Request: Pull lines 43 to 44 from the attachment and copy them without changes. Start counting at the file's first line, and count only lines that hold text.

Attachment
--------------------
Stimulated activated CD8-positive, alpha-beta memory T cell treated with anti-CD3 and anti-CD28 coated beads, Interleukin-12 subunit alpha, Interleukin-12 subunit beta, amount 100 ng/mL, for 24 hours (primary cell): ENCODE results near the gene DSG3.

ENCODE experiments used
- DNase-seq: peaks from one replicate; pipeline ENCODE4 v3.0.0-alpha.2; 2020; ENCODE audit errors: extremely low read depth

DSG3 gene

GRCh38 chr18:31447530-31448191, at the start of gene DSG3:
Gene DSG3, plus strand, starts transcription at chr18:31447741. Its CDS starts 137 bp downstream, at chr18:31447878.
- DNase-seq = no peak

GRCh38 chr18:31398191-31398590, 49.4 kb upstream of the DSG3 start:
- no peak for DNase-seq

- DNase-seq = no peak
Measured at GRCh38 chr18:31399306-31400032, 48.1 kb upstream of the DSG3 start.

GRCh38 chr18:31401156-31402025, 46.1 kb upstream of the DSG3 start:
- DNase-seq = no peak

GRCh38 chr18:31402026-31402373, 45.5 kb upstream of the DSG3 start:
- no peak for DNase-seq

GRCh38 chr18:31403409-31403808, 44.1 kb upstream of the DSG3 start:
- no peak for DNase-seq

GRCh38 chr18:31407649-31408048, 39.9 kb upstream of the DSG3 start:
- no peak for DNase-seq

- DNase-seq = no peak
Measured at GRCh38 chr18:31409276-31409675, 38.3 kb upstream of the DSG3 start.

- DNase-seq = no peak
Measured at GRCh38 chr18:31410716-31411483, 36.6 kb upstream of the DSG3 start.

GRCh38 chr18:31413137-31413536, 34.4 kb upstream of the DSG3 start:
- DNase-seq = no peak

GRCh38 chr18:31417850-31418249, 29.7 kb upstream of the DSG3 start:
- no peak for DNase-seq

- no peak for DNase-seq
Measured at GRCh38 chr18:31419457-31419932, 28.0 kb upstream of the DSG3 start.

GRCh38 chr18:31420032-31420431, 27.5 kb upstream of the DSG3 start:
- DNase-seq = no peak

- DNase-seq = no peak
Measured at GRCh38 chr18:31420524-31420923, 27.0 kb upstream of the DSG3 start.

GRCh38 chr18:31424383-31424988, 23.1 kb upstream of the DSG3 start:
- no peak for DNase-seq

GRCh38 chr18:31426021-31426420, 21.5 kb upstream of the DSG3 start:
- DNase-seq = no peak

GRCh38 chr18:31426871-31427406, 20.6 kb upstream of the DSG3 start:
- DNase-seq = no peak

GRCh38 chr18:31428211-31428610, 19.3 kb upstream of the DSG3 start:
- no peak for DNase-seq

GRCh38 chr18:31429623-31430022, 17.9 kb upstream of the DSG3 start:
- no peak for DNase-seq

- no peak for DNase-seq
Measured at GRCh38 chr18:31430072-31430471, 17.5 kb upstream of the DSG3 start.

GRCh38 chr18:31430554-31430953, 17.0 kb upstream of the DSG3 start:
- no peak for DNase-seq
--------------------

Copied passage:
- no peak for DNase-seq

- no peak for DNase-seq